The following excerpt is an excellent synopsis from People for Education on the 2015 Auditor-General’s. It was provided in People for Education’s December 4, 2015 E-newsletter
School repair falling far behind
Among the findings in the report, focused on education:
- There are currently over 100,000 Ontario students in portables and 10% of schools are operating at over 120% capacity.
- Approximately $2.6 billion worth of building projects to address overcrowding are submitted to the Ministry of Education by school boards each year, but over the last five years only a third of them have been approved.
- Over 50% of schools are at least 40 years old.
- The Ministry of education estimates that $1.4 Billion per year is needed to maintain schools in “a state of good repair,” but actual funding over the last five years has averaged approximately $250 million annually.
- For the most part, new projects are favoured over repair and renewal of existing buildings, despite evidence that it should be the opposite
- In 2011, the Ministry of Education hired a firm to inspect and assess the conditions of all schools that were five years and older. Eighty per cent have been assessed and the Ministry now estimates a total renewal need of $14 billion, with $1.7 billion deemed as critical and urgent (i.e., renewal work that should not be postponed due to risk of imminent failure).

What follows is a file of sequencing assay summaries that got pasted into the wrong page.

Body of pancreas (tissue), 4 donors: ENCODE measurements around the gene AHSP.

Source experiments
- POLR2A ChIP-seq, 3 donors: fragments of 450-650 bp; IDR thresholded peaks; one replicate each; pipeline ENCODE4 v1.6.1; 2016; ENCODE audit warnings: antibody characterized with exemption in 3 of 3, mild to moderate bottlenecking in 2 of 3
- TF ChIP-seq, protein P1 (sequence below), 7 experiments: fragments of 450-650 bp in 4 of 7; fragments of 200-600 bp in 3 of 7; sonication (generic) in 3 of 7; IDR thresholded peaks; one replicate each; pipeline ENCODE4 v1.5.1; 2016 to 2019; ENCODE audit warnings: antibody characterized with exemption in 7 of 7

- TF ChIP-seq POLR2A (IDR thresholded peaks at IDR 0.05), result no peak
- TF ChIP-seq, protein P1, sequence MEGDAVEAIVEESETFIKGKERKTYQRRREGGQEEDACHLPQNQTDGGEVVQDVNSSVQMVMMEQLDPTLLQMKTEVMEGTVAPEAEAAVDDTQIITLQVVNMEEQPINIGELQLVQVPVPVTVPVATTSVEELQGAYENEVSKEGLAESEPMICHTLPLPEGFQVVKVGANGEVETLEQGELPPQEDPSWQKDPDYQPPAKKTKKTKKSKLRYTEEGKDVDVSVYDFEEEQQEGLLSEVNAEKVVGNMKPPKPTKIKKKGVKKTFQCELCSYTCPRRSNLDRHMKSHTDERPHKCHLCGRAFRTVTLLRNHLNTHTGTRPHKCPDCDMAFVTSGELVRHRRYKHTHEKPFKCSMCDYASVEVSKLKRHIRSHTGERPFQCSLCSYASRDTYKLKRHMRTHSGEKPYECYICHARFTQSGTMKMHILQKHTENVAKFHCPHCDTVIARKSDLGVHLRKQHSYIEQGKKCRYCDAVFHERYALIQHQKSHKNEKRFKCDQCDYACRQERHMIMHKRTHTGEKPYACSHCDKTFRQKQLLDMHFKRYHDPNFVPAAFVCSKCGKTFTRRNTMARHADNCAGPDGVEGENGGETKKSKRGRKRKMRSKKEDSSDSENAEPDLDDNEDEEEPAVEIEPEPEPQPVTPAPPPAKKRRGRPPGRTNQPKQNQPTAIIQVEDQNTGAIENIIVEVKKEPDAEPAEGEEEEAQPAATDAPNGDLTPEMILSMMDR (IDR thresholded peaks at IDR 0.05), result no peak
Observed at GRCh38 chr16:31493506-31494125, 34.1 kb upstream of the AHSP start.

- The Ministry of Education allocates funding for school renewal based on an overall provincial formula rather than distributing the funding in proportion to individual school boards’ critical needs. The Auditor recommends changing that.
- School boards can raise additional funds by selling schools with low enrolment, but many boards – for a variety of reasons and competing interests – are reluctant to do that.
To read the full report, click here
To read the Auditor’s press release on infrastructure spending, click here